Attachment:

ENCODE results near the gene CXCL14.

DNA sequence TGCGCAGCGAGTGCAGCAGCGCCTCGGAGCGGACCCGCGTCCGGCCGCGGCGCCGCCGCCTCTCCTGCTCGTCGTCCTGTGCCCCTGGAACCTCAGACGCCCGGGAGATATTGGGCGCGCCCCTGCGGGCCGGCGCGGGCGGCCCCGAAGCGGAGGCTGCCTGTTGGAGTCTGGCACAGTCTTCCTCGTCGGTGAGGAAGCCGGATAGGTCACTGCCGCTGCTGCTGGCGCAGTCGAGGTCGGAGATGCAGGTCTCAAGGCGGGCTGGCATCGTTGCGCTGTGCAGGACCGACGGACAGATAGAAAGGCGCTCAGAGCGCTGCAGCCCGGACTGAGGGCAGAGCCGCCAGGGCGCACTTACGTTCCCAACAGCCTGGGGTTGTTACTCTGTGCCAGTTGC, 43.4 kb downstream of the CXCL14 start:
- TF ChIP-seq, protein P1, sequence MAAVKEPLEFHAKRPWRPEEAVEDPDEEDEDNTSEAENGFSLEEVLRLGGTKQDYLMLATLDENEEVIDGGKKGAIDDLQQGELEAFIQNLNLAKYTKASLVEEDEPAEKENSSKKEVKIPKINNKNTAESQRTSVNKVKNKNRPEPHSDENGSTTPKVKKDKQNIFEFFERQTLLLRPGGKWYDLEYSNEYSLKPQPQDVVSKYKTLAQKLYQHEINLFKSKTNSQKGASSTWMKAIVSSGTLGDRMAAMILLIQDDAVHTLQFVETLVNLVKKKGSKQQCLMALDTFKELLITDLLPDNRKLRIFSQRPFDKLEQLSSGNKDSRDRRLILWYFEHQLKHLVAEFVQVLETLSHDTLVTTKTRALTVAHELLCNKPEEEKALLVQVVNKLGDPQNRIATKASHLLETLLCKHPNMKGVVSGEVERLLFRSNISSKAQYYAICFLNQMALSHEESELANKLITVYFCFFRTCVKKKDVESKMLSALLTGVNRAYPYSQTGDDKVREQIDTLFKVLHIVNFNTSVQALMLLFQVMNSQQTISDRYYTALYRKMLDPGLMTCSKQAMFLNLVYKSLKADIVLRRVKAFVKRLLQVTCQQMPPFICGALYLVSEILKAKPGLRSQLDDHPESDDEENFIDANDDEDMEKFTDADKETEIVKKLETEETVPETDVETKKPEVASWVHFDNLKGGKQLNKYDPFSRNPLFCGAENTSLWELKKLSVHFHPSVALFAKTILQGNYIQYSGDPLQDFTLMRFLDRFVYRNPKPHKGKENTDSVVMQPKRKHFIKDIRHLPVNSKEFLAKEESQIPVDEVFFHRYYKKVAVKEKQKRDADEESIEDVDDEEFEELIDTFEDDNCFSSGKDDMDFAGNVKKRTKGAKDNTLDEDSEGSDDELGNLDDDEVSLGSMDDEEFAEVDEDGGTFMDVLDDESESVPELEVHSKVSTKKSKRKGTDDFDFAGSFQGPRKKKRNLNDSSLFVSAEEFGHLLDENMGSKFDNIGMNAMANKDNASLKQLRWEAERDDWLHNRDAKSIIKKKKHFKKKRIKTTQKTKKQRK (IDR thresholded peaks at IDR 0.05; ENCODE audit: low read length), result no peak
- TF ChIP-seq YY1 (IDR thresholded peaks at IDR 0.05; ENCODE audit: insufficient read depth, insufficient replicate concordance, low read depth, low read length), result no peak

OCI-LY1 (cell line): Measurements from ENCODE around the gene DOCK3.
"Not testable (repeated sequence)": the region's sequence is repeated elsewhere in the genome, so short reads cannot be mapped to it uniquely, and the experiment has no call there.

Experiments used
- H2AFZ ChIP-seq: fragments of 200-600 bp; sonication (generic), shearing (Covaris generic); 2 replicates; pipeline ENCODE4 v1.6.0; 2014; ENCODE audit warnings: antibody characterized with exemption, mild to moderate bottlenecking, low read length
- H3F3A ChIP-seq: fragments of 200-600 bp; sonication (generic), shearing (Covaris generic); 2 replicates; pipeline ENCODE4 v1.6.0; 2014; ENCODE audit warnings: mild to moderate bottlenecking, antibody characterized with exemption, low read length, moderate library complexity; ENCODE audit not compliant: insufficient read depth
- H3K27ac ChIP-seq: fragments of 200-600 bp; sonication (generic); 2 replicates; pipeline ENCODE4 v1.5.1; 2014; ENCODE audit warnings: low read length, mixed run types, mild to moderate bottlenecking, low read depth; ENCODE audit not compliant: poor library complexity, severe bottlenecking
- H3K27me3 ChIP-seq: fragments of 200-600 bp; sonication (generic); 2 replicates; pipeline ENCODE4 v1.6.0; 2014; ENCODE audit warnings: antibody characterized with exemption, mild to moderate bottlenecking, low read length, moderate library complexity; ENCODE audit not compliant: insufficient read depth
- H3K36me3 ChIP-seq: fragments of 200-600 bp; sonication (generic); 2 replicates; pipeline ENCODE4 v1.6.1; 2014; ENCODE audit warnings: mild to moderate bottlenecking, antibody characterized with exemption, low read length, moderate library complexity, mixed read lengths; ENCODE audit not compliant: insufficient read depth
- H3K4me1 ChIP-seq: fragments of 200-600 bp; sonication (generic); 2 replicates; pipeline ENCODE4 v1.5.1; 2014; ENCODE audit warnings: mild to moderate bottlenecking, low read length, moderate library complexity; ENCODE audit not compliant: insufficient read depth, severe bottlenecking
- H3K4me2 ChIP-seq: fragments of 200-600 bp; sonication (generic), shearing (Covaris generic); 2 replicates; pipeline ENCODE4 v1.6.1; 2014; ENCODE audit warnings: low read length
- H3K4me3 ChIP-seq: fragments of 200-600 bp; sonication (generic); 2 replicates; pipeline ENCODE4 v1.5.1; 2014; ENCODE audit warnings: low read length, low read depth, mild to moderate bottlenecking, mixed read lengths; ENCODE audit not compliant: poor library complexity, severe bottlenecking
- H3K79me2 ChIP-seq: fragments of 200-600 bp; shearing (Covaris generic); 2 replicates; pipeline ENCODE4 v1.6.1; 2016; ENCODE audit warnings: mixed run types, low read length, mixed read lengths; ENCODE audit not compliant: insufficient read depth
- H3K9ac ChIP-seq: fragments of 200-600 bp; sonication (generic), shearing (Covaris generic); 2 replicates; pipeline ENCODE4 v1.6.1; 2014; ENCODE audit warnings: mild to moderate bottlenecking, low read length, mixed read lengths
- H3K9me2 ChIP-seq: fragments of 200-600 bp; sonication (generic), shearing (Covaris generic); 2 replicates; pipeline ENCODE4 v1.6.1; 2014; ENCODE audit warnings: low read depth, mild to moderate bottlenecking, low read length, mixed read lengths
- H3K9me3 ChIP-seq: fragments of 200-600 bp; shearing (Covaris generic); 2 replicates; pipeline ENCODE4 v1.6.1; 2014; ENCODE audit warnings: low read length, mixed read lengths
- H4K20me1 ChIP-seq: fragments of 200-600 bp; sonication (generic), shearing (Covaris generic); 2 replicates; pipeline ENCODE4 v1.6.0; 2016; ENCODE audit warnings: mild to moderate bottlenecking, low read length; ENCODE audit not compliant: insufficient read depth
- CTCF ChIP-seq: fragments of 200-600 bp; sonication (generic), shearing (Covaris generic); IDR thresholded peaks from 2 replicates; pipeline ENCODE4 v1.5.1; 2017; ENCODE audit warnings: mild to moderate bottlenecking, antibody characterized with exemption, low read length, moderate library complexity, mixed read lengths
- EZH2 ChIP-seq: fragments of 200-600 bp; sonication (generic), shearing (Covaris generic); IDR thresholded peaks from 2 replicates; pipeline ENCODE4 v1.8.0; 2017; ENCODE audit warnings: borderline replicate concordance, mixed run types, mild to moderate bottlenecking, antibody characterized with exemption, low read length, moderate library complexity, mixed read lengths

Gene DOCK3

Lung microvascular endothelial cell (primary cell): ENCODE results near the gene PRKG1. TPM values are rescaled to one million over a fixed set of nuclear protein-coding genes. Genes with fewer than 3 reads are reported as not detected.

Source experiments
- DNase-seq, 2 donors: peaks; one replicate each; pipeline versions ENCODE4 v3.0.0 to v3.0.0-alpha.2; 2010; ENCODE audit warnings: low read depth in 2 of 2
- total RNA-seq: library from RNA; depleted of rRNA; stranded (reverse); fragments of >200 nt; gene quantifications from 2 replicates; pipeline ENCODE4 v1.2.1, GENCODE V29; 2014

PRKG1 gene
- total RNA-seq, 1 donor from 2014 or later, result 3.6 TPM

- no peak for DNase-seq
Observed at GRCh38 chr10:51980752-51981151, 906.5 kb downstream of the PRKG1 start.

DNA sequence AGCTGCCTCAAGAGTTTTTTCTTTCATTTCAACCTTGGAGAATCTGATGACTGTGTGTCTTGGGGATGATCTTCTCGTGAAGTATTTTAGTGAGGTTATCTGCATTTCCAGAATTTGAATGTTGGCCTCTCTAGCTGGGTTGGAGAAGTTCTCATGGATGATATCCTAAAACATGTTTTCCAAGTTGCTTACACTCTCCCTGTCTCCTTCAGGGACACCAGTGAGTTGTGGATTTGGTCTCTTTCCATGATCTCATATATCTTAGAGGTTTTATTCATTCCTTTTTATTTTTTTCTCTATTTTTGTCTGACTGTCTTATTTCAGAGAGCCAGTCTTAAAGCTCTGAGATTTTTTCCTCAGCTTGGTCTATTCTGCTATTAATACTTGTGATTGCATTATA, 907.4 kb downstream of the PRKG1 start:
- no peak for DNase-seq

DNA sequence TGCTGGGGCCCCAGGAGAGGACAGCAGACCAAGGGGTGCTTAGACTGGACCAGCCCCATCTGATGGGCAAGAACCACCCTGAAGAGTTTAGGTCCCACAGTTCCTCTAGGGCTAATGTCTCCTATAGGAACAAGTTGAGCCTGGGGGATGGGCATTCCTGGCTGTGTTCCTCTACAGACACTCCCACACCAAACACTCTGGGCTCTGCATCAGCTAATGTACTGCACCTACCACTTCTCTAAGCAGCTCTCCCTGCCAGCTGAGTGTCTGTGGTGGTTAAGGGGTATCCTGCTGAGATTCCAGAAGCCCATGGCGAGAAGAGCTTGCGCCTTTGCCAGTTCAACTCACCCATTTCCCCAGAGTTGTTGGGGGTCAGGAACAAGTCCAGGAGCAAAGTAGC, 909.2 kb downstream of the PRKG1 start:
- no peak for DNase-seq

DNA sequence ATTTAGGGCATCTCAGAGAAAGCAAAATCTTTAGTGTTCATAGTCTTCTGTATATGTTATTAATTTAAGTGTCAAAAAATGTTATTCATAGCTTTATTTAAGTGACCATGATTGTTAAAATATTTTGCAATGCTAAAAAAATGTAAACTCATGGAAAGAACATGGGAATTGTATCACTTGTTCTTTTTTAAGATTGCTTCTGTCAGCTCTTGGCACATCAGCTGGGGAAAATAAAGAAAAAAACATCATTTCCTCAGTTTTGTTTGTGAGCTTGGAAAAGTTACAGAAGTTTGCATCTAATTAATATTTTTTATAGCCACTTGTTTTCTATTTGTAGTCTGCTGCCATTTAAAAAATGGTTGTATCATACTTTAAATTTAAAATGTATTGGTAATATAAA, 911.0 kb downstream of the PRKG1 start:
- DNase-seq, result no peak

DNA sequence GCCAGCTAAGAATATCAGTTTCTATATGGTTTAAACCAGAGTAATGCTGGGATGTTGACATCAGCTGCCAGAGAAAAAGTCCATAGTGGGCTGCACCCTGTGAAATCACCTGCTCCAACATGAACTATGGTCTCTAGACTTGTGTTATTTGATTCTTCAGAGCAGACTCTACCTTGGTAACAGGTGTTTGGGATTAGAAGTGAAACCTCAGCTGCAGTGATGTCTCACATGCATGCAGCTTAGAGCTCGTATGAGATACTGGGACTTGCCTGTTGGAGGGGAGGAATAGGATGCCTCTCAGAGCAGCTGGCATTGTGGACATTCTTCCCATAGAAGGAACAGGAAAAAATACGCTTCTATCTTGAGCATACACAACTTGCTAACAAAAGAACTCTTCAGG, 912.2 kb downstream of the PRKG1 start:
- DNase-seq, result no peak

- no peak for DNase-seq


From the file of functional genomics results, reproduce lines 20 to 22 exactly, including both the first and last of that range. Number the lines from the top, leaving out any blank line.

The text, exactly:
- H4K20me1 ChIP-seq: fragments of 200-600 bp; sonication (generic), shearing (Covaris generic); 2 replicates; pipeline ENCODE4 v1.6.0; 2016; ENCODE audit warnings: mild to moderate bottlenecking, low read length; ENCODE audit not compliant: insufficient read depth
- CTCF ChIP-seq: fragments of 200-600 bp; sonication (generic), shearing (Covaris generic); IDR thresholded peaks from 2 replicates; pipeline ENCODE4 v1.5.1; 2017; ENCODE audit warnings: mild to moderate bottlenecking, antibody characterized with exemption, low read length, moderate library complexity, mixed read lengths
- EZH2 ChIP-seq: fragments of 200-600 bp; sonication (generic), shearing (Covaris generic); IDR thresholded peaks from 2 replicates; pipeline ENCODE4 v1.8.0; 2017; ENCODE audit warnings: borderline replicate concordance, mixed run types, mild to moderate bottlenecking, antibody characterized with exemption, low read length, moderate library complexity, mixed read lengths